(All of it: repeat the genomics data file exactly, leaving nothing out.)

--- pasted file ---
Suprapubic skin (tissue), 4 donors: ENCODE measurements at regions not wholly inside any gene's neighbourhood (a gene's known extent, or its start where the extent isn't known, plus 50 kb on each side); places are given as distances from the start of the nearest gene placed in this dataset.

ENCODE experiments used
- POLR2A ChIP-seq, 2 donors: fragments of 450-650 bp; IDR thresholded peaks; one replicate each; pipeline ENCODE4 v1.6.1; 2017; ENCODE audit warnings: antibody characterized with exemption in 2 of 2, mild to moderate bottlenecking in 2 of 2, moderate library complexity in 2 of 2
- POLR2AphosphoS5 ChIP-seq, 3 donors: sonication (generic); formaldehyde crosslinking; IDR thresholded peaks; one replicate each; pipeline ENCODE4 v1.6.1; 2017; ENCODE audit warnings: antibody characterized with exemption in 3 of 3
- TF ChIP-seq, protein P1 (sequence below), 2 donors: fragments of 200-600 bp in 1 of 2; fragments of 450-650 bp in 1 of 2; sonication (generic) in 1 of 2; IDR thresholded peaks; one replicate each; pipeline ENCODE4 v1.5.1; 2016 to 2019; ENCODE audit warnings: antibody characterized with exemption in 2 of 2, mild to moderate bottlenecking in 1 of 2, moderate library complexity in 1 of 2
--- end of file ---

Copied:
Suprapubic skin (tissue), 4 donors: ENCODE measurements at regions not wholly inside any gene's neighbourhood (a gene's known extent, or its start where the extent isn't known, plus 50 kb on each side); places are given as distances from the start of the nearest gene placed in this dataset.

ENCODE experiments used
- POLR2A ChIP-seq, 2 donors: fragments of 450-650 bp; IDR thresholded peaks; one replicate each; pipeline ENCODE4 v1.6.1; 2017; ENCODE audit warnings: antibody characterized with exemption in 2 of 2, mild to moderate bottlenecking in 2 of 2, moderate library complexity in 2 of 2
- POLR2AphosphoS5 ChIP-seq, 3 donors: sonication (generic); formaldehyde crosslinking; IDR thresholded peaks; one replicate each; pipeline ENCODE4 v1.6.1; 2017; ENCODE audit warnings: antibody characterized with exemption in 3 of 3
- TF ChIP-seq, protein P1 (sequence below), 2 donors: fragments of 200-600 bp in 1 of 2; fragments of 450-650 bp in 1 of 2; sonication (generic) in 1 of 2; IDR thresholded peaks; one replicate each; pipeline ENCODE4 v1.5.1; 2016 to 2019; ENCODE audit warnings: antibody characterized with exemption in 2 of 2, mild to moderate bottlenecking in 1 of 2, moderate library complexity in 1 of 2